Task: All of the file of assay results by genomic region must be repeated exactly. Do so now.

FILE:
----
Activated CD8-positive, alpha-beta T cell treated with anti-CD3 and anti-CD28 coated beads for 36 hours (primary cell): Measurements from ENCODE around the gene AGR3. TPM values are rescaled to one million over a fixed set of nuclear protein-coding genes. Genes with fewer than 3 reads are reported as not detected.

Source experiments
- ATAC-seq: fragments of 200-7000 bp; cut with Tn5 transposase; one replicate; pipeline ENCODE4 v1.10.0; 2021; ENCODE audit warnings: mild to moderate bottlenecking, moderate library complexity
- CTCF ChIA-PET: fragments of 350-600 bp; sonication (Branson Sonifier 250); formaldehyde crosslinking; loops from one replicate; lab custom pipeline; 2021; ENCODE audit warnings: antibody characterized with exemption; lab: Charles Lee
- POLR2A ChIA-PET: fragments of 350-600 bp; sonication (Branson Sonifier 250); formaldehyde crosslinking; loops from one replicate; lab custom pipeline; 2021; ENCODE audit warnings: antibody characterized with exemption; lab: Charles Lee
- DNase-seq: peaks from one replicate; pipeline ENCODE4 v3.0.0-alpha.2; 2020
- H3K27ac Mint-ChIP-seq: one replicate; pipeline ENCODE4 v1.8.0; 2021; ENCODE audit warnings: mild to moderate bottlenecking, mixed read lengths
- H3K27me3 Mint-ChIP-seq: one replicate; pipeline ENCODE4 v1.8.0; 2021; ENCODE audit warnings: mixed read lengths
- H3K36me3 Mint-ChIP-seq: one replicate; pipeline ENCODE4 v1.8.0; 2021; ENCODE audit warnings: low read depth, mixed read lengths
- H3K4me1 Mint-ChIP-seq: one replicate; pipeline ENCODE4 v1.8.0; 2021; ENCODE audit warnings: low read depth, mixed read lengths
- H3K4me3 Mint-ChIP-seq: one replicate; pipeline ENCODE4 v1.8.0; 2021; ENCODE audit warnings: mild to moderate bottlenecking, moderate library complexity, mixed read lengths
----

Activated CD8-positive, alpha-beta T cell treated with anti-CD3 and anti-CD28 coated beads for 36 hours (primary cell): Measurements from ENCODE around the gene AGR3. TPM values are rescaled to one million over a fixed set of nuclear protein-coding genes. Genes with fewer than 3 reads are reported as not detected.

Source experiments
- ATAC-seq: fragments of 200-7000 bp; cut with Tn5 transposase; one replicate; pipeline ENCODE4 v1.10.0; 2021; ENCODE audit warnings: mild to moderate bottlenecking, moderate library complexity
- CTCF ChIA-PET: fragments of 350-600 bp; sonication (Branson Sonifier 250); formaldehyde crosslinking; loops from one replicate; lab custom pipeline; 2021; ENCODE audit warnings: antibody characterized with exemption; lab: Charles Lee
- POLR2A ChIA-PET: fragments of 350-600 bp; sonication (Branson Sonifier 250); formaldehyde crosslinking; loops from one replicate; lab custom pipeline; 2021; ENCODE audit warnings: antibody characterized with exemption; lab: Charles Lee
- DNase-seq: peaks from one replicate; pipeline ENCODE4 v3.0.0-alpha.2; 2020
- H3K27ac Mint-ChIP-seq: one replicate; pipeline ENCODE4 v1.8.0; 2021; ENCODE audit warnings: mild to moderate bottlenecking, mixed read lengths
- H3K27me3 Mint-ChIP-seq: one replicate; pipeline ENCODE4 v1.8.0; 2021; ENCODE audit warnings: mixed read lengths
- H3K36me3 Mint-ChIP-seq: one replicate; pipeline ENCODE4 v1.8.0; 2021; ENCODE audit warnings: low read depth, mixed read lengths
- H3K4me1 Mint-ChIP-seq: one replicate; pipeline ENCODE4 v1.8.0; 2021; ENCODE audit warnings: low read depth, mixed read lengths
- H3K4me3 Mint-ChIP-seq: one replicate; pipeline ENCODE4 v1.8.0; 2021; ENCODE audit warnings: mild to moderate bottlenecking, moderate library complexity, mixed read lengths